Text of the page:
When determining your career path, sometimes you have to try many different avenues before you’re completely satisfied.
Margaret Mattix can certainly attest to that. Mattix is a vice president at Exxon Mobil Corp. and recently assumed leadership of an integrated talent management project for the corporation. She has 36 years of experience in the chemical industry and has seen her fair share of job titles.
Mattix addressed attendees at Women’s Energy Network luncheon Tuesday, sharing her career experiences and encouraging them to key in on their behaviors to help define the types of career best for them.
“My career is a series of unexpected challenges that were either tossed at me or that I nominated myself for that took me in different directions and allowed me at the end of the day to have this amazing fabulous career,” she said to the women, adding “you have to feel good about the company you work for and the industry you serve.”
She stressed the importance of young people being open about different career moves.
“So often, young people today are too worried about having a plan than really knowing what the plan is and worrying that the plan is perfectly matched with their lifetime objectives that they probably prohibits things they can do,” she said.
Mattix started her career at Monsanto Chemical in St. Louis, Mo. and did a little job hopping – in her first seven years, she held various positions in engineering, manufacturing, sales and marketing.
While Mattix was a skilled salesperson, it wasn’t what she loved to do. And with each career move she made, she was told by her bosses that she was a quick learner, but said at the time she grew frustrated with “always being the new kid” on the job and not being an expert at anything.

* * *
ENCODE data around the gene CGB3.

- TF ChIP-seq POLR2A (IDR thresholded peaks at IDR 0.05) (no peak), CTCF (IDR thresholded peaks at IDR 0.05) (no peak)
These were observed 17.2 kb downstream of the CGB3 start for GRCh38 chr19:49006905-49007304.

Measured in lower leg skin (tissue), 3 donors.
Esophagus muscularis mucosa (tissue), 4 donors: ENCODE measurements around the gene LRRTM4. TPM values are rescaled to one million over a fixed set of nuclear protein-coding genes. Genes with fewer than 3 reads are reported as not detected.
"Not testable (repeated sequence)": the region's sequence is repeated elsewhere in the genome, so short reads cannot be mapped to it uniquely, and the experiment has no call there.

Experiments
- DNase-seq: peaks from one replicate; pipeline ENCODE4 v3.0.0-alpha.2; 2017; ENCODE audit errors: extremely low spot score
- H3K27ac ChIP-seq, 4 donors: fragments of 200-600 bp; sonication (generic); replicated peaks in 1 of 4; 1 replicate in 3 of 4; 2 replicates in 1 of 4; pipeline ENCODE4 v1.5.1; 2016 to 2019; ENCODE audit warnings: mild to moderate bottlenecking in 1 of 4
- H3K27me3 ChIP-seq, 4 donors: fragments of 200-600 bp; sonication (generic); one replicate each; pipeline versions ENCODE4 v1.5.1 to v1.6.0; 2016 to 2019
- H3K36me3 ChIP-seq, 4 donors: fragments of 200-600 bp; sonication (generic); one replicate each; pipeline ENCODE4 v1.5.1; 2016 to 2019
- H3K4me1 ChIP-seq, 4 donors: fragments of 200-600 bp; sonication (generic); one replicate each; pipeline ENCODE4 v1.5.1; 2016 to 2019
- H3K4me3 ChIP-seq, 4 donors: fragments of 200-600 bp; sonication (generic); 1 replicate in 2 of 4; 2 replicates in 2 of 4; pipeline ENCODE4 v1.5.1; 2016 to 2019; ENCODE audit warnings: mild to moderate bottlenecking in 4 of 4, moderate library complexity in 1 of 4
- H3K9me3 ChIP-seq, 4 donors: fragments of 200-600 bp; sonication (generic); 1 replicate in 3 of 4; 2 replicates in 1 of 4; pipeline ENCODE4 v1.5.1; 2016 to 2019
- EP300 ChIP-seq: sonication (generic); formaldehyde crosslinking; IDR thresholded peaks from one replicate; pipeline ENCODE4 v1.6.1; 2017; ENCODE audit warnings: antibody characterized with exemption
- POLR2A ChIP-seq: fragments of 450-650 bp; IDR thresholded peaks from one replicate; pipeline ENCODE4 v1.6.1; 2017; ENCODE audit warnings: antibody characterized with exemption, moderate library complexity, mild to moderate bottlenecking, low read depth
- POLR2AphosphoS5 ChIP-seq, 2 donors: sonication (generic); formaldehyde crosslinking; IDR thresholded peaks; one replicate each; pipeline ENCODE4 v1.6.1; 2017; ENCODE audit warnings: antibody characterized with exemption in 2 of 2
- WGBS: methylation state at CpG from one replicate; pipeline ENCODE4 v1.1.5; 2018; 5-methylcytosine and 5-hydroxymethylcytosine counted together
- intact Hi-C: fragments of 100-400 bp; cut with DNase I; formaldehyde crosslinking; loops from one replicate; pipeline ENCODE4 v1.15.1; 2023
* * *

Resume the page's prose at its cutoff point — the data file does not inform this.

“Really pay attention to what you like and what you don’t like about your different assignments, not your job title and not the position you’re working in,” she said. “What about the actual work do you like and what don’t you like?”
Looking further than just the measurable, quantifiable things such as technical skills, Mattix said it’s important to go a step further and identify your own behavioral strengths and preferences to consider different career paths.
She offered the following examples:
- “I’m creative”
- “I’m adaptable”
- “I have perseverance”
- “I’m collaborative”
- “I prefer reflective work”
- “I’m an adrenaline junkie”
- “I love to create order out of chaos”
- “I hate the status quo”
- “Don’t mess with my status quo”
“These really help us define what kind of work is going to make us tick,” said Mattix. “The good news is companies need all of this. The tough part is that companies don’t always understand who you really are, especially if you’re not willing to have the necessary conversations.”
Technical skills alone are not going to be the recipe for a long, successful career.
“We hire a ton of smart people – the best of the best from the best schools in the country,” she said. “But how different do you really think they are in their technical skills? The differentiators are always on the behavioral side.”
Looking back at her broad beginning in the industry, Mattix realized what she once found frustrating – being told she was a quick learner – was actually a great foundation for general management and marketing, where she spent the later part of her career.
“It’s not rocket science. People do the best when their roles leverage their capabilities and passion,” she said. “I’m 57 with 36 years in this industry and now I’m heading up this incredible project that’s actually leveraging most of what I’ve done along the way in those 36 years.”